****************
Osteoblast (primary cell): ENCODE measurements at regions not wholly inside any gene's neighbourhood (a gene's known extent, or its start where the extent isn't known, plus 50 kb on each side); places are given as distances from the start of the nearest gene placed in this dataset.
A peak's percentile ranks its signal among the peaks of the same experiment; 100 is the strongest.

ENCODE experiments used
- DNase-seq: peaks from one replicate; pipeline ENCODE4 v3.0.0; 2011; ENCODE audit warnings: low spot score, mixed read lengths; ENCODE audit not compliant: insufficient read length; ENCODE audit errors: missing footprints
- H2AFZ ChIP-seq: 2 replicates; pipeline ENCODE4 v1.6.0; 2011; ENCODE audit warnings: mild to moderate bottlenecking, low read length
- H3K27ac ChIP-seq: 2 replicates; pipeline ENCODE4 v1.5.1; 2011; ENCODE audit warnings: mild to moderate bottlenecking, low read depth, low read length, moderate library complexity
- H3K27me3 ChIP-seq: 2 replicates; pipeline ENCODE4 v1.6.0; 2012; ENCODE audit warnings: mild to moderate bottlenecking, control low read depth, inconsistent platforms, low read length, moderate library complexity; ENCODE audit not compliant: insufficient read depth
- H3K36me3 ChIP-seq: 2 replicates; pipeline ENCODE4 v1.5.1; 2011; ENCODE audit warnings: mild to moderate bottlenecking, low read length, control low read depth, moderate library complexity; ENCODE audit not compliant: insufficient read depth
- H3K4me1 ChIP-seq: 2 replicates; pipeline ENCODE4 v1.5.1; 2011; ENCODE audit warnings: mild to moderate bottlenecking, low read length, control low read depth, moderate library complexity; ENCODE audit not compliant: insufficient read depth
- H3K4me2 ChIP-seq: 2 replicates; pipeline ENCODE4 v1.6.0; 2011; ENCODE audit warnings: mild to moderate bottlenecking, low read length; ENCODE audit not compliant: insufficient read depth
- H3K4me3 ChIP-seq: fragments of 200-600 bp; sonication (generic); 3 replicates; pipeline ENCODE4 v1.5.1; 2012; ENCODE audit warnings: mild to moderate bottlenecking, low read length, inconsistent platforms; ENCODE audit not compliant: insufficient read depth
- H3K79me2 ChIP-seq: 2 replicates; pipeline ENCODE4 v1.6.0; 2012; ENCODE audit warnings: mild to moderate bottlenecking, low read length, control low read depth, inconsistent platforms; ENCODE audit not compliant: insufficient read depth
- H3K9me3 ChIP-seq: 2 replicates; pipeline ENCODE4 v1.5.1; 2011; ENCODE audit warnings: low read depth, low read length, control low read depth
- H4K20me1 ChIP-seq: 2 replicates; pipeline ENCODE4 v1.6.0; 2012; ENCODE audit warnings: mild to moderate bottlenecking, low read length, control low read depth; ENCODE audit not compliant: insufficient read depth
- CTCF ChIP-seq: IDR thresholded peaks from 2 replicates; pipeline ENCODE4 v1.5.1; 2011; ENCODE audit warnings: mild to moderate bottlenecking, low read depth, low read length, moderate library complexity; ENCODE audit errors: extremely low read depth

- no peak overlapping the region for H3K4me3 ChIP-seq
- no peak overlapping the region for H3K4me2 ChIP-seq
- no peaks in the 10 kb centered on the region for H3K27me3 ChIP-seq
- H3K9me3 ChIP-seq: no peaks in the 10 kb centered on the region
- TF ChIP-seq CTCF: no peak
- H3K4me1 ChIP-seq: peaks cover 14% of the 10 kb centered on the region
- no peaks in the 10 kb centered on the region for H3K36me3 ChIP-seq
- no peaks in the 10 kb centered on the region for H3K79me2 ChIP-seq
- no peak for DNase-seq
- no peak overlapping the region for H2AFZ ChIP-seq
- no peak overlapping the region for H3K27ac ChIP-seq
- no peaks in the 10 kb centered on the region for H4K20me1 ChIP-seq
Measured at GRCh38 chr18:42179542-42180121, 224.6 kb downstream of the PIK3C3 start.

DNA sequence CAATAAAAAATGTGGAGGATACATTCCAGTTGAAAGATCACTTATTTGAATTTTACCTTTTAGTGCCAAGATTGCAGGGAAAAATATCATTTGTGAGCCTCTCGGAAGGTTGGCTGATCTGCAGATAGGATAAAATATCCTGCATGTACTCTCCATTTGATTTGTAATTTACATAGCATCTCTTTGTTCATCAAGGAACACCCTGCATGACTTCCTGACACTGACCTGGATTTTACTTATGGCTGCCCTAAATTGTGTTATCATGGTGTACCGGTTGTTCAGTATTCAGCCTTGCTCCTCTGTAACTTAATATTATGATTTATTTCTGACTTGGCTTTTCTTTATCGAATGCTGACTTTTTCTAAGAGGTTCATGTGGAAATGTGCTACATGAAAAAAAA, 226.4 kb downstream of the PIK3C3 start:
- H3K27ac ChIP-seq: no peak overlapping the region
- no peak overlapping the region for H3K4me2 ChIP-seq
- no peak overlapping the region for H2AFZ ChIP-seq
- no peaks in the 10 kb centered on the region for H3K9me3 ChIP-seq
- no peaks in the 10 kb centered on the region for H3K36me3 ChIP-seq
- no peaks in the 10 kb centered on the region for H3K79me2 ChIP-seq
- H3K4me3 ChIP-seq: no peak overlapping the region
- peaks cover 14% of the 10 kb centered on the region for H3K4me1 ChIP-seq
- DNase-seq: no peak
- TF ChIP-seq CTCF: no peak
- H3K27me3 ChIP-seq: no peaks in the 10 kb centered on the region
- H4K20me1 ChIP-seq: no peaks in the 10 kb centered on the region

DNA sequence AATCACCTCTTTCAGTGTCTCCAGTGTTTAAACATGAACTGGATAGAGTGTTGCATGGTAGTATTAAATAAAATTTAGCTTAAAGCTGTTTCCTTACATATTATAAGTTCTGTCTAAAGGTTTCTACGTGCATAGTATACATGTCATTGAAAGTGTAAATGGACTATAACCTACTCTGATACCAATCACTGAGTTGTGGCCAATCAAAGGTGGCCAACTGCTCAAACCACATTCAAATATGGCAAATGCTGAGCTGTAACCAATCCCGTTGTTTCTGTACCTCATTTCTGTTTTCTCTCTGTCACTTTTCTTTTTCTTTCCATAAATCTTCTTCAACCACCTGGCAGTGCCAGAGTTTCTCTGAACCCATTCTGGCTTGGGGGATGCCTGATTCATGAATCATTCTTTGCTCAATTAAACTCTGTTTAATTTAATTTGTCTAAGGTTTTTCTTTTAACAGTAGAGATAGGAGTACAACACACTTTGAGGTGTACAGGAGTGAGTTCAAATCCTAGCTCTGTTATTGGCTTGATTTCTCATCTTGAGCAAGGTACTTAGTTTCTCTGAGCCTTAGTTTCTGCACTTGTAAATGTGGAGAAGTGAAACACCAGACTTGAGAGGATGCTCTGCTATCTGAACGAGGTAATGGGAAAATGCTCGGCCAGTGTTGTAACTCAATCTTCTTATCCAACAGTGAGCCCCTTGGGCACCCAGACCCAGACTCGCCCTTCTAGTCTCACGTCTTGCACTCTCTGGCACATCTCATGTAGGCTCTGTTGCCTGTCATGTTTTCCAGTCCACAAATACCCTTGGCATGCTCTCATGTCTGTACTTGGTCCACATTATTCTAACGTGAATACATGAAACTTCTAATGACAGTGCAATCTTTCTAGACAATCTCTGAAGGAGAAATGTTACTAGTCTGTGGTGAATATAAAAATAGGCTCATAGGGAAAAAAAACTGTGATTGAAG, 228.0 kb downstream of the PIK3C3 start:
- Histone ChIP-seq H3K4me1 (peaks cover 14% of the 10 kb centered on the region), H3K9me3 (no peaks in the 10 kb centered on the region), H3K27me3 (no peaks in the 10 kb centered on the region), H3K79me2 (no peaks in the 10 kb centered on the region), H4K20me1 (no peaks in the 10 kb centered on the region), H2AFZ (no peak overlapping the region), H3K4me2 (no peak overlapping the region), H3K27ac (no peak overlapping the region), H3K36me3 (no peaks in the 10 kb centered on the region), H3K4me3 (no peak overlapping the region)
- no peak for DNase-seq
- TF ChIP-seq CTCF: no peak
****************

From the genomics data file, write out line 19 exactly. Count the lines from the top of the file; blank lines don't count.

- H3K9me3 ChIP-seq: no peaks in the 10 kb centered on the region